OTOH, WITH ABS you can cross that threshold every ride. On wet slippery pavement. Over manhole covers and paint lines. You can actually learn where the braking limit is, and how to approach it. Safely.

So again, serious questions here - how do you practice threshold braking, what makes you think you're any good at it, and how do you recommend that new riders, like the ones in this thread you're posting in, learn how to save their lives in emergency braking situations?

KeS
 

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Threshold braking on the street is getting the bike stopped as quickly as possible in an emergency situation. That means, on a single-rider sportbike on clean dry pavement, modulating the front wheel at the point of lockup while monitoring the rear wheel for lift.

How do you practice that without ABS?

How do you recommend that a new rider like the OP practice that without ABS?

Think carefully about your response, because this is exactly where most of the "ABS sucks" people fizzle out. The last guy (steingar) came back with a multi-part answer of:
- He doesn't need to threshold brake because he uses spidey sense to avoid the need
- Threshold braking isn't hard and he doesn't need to practice it anyway
- The last time a year ago he tried it, he says he stopped at a rate which calculated out to the max deceleration MotoGP riders get on hot slicks

The reality I've observed is that most track riders aren't particularly good at braking. They are focused on trail braking, which isn't particularly hard braking because you've got a lot of your traction tied up in lateral acceleration. I was at a Lee Parks track school last year where they had a braking exercise in the paddock, and with full electronics on my S1000RR I stopped shorter than the instructor (a WERA racer) by about ten feet from 25mph, which is a very significant amount.

People without ABS typically practice threshold braking by stopping as hard as they can without scaring themselves. Maybe some few racers and track guys are comfortable with locking or slowing the front wheel briefly to know when they've actually passed the traction limit, but now you are just bragging, not contributing to a valid opinion on training skills, because only .0001% of riders do that at all, and doing it on the street, on the real pavement with the real street tires and the real conditions, is much too risky.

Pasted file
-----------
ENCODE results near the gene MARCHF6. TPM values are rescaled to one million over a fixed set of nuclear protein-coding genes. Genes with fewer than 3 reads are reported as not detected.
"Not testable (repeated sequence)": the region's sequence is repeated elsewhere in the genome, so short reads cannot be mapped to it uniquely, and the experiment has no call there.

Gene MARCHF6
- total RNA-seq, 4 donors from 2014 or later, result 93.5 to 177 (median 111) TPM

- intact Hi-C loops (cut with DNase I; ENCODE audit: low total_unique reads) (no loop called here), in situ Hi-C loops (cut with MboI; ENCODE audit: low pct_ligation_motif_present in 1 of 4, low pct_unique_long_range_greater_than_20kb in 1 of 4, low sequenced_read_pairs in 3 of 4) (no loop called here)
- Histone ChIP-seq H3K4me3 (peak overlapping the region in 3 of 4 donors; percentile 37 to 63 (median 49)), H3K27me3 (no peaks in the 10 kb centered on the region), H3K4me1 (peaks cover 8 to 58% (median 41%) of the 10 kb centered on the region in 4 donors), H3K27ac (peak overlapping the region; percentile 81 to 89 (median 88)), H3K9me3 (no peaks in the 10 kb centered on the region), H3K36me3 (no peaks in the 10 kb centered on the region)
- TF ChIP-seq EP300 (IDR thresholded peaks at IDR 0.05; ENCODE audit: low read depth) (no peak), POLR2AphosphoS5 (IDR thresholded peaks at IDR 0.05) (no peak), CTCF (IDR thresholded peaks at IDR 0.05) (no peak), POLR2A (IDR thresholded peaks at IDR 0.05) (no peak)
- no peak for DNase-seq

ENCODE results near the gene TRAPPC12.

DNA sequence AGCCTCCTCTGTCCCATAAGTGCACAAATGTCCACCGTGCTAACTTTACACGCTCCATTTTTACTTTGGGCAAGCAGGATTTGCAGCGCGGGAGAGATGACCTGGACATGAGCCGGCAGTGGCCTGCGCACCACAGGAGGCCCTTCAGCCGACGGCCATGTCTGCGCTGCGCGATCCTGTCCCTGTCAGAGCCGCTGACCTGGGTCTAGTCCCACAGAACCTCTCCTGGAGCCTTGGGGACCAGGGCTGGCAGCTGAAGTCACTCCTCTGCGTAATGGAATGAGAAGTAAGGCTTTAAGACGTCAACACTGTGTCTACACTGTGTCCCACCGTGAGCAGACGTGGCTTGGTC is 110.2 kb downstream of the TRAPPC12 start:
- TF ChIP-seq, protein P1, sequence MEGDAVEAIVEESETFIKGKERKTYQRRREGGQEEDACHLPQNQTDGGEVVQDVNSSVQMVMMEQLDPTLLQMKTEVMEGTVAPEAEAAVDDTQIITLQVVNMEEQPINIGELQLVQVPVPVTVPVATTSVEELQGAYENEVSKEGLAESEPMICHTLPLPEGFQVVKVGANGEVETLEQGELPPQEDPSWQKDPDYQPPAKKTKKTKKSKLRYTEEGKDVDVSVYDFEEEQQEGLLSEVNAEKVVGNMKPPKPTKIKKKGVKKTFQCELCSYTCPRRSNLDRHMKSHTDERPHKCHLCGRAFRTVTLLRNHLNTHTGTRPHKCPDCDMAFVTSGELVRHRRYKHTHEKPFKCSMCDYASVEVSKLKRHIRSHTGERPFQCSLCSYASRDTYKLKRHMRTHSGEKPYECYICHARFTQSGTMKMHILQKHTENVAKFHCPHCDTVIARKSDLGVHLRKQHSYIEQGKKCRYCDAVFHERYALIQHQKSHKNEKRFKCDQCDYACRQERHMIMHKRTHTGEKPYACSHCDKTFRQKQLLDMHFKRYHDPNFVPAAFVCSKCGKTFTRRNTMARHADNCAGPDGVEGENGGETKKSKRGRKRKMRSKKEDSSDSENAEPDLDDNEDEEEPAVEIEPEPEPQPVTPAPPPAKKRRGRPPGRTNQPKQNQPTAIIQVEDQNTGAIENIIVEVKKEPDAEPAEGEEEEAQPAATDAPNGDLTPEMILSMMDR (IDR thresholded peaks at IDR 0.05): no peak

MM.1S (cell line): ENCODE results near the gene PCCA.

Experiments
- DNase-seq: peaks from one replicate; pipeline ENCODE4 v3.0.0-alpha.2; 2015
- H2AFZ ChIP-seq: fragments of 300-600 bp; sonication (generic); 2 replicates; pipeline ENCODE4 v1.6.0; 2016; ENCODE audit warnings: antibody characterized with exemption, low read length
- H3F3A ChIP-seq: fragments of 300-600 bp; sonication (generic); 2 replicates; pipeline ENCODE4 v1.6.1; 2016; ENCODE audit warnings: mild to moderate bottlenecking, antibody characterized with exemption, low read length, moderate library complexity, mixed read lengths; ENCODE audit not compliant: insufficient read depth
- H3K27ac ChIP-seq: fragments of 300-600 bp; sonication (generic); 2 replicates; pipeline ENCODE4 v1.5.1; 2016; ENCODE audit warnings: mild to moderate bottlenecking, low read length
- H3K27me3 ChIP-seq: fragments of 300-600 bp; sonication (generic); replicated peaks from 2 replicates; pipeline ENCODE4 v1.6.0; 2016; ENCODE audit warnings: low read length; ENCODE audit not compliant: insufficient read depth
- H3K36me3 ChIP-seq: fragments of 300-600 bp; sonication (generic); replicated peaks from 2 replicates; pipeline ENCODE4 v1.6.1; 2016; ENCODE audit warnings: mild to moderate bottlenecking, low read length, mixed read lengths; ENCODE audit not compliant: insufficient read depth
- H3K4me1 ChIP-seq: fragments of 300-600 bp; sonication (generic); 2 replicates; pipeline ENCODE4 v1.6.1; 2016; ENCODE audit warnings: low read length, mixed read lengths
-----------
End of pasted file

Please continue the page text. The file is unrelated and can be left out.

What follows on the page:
OTOH, WITH ABS you can cross that threshold every ride. On wet slippery pavement. Over manhole covers and paint lines. You can actually learn where the braking limit is, and how to approach it. Safely.

So again, serious questions here - how do you practice threshold braking, what makes you think you're any good at it, and how do you recommend that new riders, like the ones in this thread you're posting in, learn how to save their lives in emergency braking situations?

KeS
How do I recommend they practice threshold braking on a motorcycle? Buy a dirt bike and go play around in the dirt. You will find out what modulation means in the dirt. On the street I've locked my front tire PLENTY of times and recovered fine (its easy to do straight up and down), the only times I've been able to lock the front straight up and down is on shit tires, on gravel/grass, or in the rain. Not really sure what the big deal is. Braking is EASY compared to mastering rear traction. On the track, slowing from 160 mph to 30 mph at Summit Point lap after lap forces you to "practice threshold braking" (giggle). You know you cannot slow down any faster when the rear becomes unstable from the weight transfer and engine braking (or if someone passes you on the brakes you will realize that you can slow down faster). If you actually think YOU can slow down on your ABS laden bmw faster than an expert wera racer you are smoking some awesome shit. Take your BMW to a wera race and see how well you "outbrake people". One of the "skills" required in street riding is judging the compromised surfaces on which you are riding. Obviously if you see something in the road that is slippery, you must prepare for a breach in traction. If you rather let a robot do this for you, go right ahead. I do not feel I would benefit greatly from this kind of system, and in fact would feel it would take away from the "fun" of riding. I personally like to lock the rear and go sliding around parking lots sometimes (I guess you could turn it OFF to do this). DO I think ABS would help newer riders? YES. Do I think ABS would help experienced riders? Not really. To consider yourself a "technical" rider you should be experienced enough to go "beyond" the threshold and fend for yourself.
 

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So you're saying: No, you don't have any suggestions for new street riders, and people who want to be able to stop effectively should buy dirt bikes and become track racers.

So why are you posting in this thread at all?

KeS
Here is some advice for new riders: Don't use the rear brake. Use the front until the rear lifts. You will stop 95% as fast as an old geezer on an ABS equipped S1000RR. :banana